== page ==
PFAS at Santa Susana Seep Through Regulatory Cracks

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Monday, September 18, 2023
Jeff Ruch (510) 213-7028

PFAS at Santa Susana Seep Through Regulatory Cracks

Toxic Forever Chemicals Not Monitored in Discharge or Included in Cleanup


Washington, DC — Despite historic use of toxic PFAS chemicals at the Santa Susana Field Laboratory, California’s public health agencies are not monitoring the migration of these chemicals and have no plans to clean them up, according to Public Employees for Environmental Responsibility (PEER). Contamination from per- and polyfluoroalkyl (PFAS) contamination has become a major public health concern in California, the nation, and across the globe but has been ignored at one of the nation’s most polluted sites sitting at the headwaters of the LA River, with 700,000 residents living within 10 miles of the site.

On January 6, 2021, the National Atmospheric & Space Administration transmitted to the California Department of Toxic Substances Control (DTSC) a “Preliminary Assessment for Per- and Polyfluoroalkyl Substances, Santa Susana Field Laboratory, Ventura County, California.” NASA, along with the Department of Energy and the Boeing Co., are the three owners of Santa Susana Field Lab. This report found “PFAS-containing materials are documented to have been located in the NASA administered areas,” which it “recommended for further investigation.”

However, that further investigation never occurred. Moreover –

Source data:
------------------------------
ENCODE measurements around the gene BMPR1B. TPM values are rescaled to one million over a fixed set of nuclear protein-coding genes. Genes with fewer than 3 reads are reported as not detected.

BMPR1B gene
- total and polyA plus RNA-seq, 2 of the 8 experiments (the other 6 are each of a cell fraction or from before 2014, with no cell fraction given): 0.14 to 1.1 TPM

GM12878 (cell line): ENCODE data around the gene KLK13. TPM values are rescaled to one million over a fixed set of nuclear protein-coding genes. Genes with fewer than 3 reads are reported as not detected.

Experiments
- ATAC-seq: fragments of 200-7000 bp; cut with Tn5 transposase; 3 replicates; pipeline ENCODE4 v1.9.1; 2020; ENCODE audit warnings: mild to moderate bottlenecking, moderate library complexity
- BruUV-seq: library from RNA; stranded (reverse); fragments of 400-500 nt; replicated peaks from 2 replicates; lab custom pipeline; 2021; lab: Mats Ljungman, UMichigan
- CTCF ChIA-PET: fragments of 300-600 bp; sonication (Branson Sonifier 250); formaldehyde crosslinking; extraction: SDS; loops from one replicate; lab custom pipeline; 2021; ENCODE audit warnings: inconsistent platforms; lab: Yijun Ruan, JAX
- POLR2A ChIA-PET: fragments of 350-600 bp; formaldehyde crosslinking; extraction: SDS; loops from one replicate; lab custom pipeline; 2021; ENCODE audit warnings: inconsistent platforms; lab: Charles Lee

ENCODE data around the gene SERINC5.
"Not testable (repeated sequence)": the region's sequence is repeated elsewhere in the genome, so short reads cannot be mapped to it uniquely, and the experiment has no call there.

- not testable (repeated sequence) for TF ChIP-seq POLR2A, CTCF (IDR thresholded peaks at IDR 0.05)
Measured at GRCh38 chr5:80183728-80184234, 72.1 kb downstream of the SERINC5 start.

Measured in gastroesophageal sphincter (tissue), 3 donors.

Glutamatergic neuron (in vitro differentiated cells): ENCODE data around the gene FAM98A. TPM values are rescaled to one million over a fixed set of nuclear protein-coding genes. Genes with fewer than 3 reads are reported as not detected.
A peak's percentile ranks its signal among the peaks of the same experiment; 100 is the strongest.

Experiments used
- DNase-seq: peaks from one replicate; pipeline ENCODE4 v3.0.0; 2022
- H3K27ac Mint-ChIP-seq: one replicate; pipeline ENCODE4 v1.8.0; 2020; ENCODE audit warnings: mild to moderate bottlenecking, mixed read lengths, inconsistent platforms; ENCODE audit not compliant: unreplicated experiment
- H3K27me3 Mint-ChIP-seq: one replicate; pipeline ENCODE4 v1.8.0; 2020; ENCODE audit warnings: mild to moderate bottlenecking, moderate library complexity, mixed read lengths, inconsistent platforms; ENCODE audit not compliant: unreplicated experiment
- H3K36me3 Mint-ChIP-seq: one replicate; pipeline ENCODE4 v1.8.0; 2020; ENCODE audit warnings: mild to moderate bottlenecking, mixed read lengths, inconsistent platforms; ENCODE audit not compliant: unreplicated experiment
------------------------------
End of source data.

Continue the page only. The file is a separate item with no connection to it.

• Neither the current water permit nor the proposed renewed permit contain any limit on PFAS discharge or any requirement to monitor migration of the chemical into groundwater or surface waters. The LA Regional Water Board is slated to consider renewal of the five-year discharge permit at a hearing on September 28th;
    • The site cleanup plan DTSC hatched in secret negotiations with Boeing does not mention PFAS; and
    • This year, Boeing has proposed to begin monitoring groundwater on the site for PFAS on a voluntary basis, but its agreement with DTSC allows Boeing to allow the groundwater to remain polluted for “an indeterminate amount of time.”

“California’s pollution control agencies are not just asleep at the switch but appear to be in a coma,” stated Pacific PEER Director Jeff Ruch, noting that PEER and allied groups are now in Ventura County superior court seeking to invalidate the DTSC-Boeing deal. “PFAS and every toxic chemical at Santa Susana should be subject to strict enforceable limits in any water pollution discharge permit and should be completely removed as part of any cleanup.”

PFAS are called “forever chemicals” because they do not break down in the environment, meaning that many bio-accumulate in the environment – and in us. PFAS are associated with a wide range of human health risks such as cancer, hormone disruption, liver and kidney damage, developmental and reproductive harm, and immune system toxicity. The latest Health Advisory for the most widely used forms of PFAS issued by the U.S. Environmental Protection Agency finds no safe level for the most common form of these chemicals in drinking water.

“We do not know how much PFAS has already run off Santa Susana or penetrated the aquifer used to grow crops in Ventura County,” added Ruch, pointing to numerous studies detailing PFAS transport models for groundwater leaching and surface water runoff, as well as plant uptake, followed by animal or human consumption. “Santa Susana’s forever chemicals may already be in Southern California’s food chain, and they will not magically disappear.”


See the NASA report to DTSC

Examine sweetheart cleanup deal DTSC issued in partnership with Boeing

View Boeing pledge to begin PFAS groundwater monitoring

 Look at decision to leave Santa Susana groundwater unremediated

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